Carol Billups is Broker/Owner of Cabo Realty Pros, a full service real estate agency in Cabo San Lucas. She has been working with buyers and sellers for over 17 years and still thinks hers is the best job on earth. She is the real estate columnist for Los Cabos Magazine and a frequent contributor to this site. Her website is www.caborealtypros.com. She can also be reached at carolbillups@hotmail.com or by phone at 044-624-147-7541 or (760) 481-7694 from the US or Canada.

©2018 Carol S. Billups

 

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Living in Los Cabos: How It’s Done

Last Sunday at the Caboholics convention Meet & Greet I had several people come up to me and ask the same question. That generally means there are others out there who would appreciate the same information. So, for those of you who want to know how I managed to make my dream of moving to Cabo work here is my story.

We knew we wanted to retire to Mexico (well he could have been humoring me) and started visiting various cities. On our first trip to Cabo I knew this was the place. We started looking at real estate during that first week, but there was a problem. I’d consider us comfortably middle-class; we both had good jobs but we were in no stretch of the imagination wealthy. We saw what was in our budget for a starter vacation home and it wasn’t pretty. Anything we could afford would have been too expensive to repair and then maintain. It wasn’t until our second visit to Cabo that we were successful. The real estate agent was showing us the same inventory we’d seen several months ago when the agent on one of them piped up and asked if we’d ever considered buying a lot. Actually, we had never thought of that. Since she worked for the developer of the neighborhood we liked (Pedregal) she started showing us lots that she considered good buys.

One building site in particular intrigued us. It seemed priced low compared to the others and we were fairly certain there would be a view of both the Pacific and the Sea of Cortez from the second floor. So we shocked ourselves by snapping it up. And did absolutely nothing with it for several years. Since property taxes are so low, and lots only pay ½  the homeowner’s dues it was inexpensive to maintain. In the meantime it was appreciating in value and we were paying down our first mortgage. When the housing market in California started to recover we were in a strong position to take a home equity loan and start building a little gem of a vacation home. And yes, it did have a double view! Alternatively we could have sold the land for at least twice what we’d paid, to be used against a finished property. When we were ready for Bob to retire we were all set for the move to Cabo.

So that’s how the game is played. And now is a good time to get into that game. It’s no secret that Cabo’s real estate market took a major hit during the recession and prices are down considerably.  Building lots in particular have been dead and prices have plummeted. Some sellers are financing, which is particularly attractive. For example, on the Cabo side of the corridor the median price for a house rose 18% in 2014. Lots didn’t budge. So buying a lot on the corridor would seem like a smart move: you know lots are going to catch up sooner or later. If you’re three to four years from retiring to Cabo it would behoove you to consider this strategy as the timing is impeccable. Who knows? Maybe a few years from now somebody will be asking you how you made your dream work.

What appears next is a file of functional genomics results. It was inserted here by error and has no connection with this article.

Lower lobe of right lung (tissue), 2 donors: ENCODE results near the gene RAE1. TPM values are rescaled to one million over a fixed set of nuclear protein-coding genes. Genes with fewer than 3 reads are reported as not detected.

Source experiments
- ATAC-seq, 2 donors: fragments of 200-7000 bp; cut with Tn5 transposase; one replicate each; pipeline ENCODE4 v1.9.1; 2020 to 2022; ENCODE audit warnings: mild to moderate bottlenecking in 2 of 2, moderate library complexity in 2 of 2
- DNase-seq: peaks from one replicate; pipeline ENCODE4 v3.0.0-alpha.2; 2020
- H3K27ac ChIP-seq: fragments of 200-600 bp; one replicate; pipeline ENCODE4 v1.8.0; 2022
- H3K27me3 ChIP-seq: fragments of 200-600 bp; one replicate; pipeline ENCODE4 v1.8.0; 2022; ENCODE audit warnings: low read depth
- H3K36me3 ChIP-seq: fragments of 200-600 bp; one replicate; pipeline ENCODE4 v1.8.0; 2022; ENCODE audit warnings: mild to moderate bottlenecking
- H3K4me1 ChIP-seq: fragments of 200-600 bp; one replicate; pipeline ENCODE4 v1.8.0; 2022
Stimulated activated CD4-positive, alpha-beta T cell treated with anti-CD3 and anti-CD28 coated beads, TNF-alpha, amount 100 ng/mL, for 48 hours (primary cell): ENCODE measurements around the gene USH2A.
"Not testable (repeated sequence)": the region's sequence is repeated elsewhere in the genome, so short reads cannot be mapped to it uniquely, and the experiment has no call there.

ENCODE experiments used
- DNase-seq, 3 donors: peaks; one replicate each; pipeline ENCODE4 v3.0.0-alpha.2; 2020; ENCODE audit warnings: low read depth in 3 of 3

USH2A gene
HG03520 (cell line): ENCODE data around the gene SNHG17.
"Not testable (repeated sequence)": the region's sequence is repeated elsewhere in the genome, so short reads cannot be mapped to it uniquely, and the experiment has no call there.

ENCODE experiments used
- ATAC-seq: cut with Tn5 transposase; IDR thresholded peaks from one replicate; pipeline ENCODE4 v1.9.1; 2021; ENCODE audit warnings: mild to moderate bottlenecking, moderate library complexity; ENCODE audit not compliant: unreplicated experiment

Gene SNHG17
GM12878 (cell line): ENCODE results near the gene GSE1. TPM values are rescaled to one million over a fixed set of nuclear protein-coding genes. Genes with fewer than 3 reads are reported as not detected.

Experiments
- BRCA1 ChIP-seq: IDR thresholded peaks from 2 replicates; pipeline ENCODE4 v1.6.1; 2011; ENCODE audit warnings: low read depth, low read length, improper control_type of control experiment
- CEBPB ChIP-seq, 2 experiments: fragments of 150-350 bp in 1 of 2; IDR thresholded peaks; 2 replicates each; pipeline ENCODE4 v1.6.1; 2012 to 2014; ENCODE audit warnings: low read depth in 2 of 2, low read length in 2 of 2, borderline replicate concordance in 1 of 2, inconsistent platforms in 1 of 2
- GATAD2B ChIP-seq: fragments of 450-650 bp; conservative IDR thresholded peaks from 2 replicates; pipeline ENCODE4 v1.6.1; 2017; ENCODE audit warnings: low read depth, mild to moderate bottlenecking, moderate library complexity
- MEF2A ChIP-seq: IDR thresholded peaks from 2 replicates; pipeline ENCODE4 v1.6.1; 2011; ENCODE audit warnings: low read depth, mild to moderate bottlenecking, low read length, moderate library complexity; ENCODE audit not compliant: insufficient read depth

Carol Billups is Broker/Owner of Cabo Realty Pros. She has enjoyed working with both buyers and sellers for over fourteen years and still thinks hers is the best job on earth. She is also the real estate columnist for Los Cabos Magazine and a member of the Board of Directors of our Multiple Listing Service MLSBCS. You can read more of her articles on the website blog www.caborealtypros.com. You can reach her from the U.S. or Canada at 1-760-481-7694, or in Cabo at 044-624-147-7541. You can listen to our 24/7 broadcast on http://www.livecabo.net for a mix of happy music, weather reports and local information.

© 2015 Carol S. Billups

pretty sunset in Cabo San Lucas
pretty sunset in Cabo San Lucas

Living in Los Cabos: Trust Me!

 

 

Several people have suggested I update the blog with more on the basics; as the blog grows it’s getting harder to find the very important information on how we own property in Mexico safely. And especially in light of the recent news I figure there is no better time to re-visit the topic of Fideicomisos, or trusts.

 

Let’s back into this starting with the recent news. Last summer the lower house of Mexico’s congress overwhelmingly pass a bill to amend the constitution to allow foreigners to own property in the restricted zone directly. Currently foreigners may only hold property in a special trust called a Fideicomiso (pronounced fee-DAY-koh-me-so). When that was announced the grassroots response was vehemently negative. I mean VEHEMENT. I believe this surprised the politicians, and so rather than risk any further furor the bill was allowed to die a slow and silent death. The bill reached the maximum time it could be in consideration without action, and so it simply faded into the sunset. The trust system will continue.